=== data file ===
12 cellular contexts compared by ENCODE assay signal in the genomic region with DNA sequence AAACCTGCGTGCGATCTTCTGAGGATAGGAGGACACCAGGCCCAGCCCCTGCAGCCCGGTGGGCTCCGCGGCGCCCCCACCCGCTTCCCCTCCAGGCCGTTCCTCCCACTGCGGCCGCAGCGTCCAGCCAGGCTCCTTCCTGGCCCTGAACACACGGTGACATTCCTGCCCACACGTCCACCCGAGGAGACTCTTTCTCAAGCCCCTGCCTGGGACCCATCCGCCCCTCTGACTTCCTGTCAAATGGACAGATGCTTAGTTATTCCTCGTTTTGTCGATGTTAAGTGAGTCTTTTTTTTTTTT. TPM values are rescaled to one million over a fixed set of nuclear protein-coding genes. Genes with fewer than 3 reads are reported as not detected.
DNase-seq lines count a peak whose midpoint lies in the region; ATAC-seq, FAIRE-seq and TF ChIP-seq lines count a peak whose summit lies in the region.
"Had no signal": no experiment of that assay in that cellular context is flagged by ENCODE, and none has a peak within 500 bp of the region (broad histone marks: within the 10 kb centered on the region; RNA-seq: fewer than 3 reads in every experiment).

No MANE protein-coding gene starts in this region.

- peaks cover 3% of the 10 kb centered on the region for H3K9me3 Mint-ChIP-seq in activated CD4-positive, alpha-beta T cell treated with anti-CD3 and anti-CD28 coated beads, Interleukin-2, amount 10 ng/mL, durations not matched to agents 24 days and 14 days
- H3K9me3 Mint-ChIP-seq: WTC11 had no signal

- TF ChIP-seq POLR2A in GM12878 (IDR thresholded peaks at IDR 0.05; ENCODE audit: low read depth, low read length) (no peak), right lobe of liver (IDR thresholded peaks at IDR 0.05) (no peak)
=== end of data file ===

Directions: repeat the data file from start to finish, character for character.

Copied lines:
12 cellular contexts compared by ENCODE assay signal in the genomic region with DNA sequence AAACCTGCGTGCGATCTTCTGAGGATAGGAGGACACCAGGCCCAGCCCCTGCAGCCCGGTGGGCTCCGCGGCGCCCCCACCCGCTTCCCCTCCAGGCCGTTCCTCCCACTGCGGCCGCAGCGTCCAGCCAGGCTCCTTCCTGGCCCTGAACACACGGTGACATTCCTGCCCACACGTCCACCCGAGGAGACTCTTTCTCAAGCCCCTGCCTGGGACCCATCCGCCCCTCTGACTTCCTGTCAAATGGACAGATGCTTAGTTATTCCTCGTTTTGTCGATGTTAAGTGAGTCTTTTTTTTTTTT. TPM values are rescaled to one million over a fixed set of nuclear protein-coding genes. Genes with fewer than 3 reads are reported as not detected.
DNase-seq lines count a peak whose midpoint lies in the region; ATAC-seq, FAIRE-seq and TF ChIP-seq lines count a peak whose summit lies in the region.
"Had no signal": no experiment of that assay in that cellular context is flagged by ENCODE, and none has a peak within 500 bp of the region (broad histone marks: within the 10 kb centered on the region; RNA-seq: fewer than 3 reads in every experiment).

No MANE protein-coding gene starts in this region.

- peaks cover 3% of the 10 kb centered on the region for H3K9me3 Mint-ChIP-seq in activated CD4-positive, alpha-beta T cell treated with anti-CD3 and anti-CD28 coated beads, Interleukin-2, amount 10 ng/mL, durations not matched to agents 24 days and 14 days
- H3K9me3 Mint-ChIP-seq: WTC11 had no signal

- TF ChIP-seq POLR2A in GM12878 (IDR thresholded peaks at IDR 0.05; ENCODE audit: low read depth, low read length) (no peak), right lobe of liver (IDR thresholded peaks at IDR 0.05) (no peak)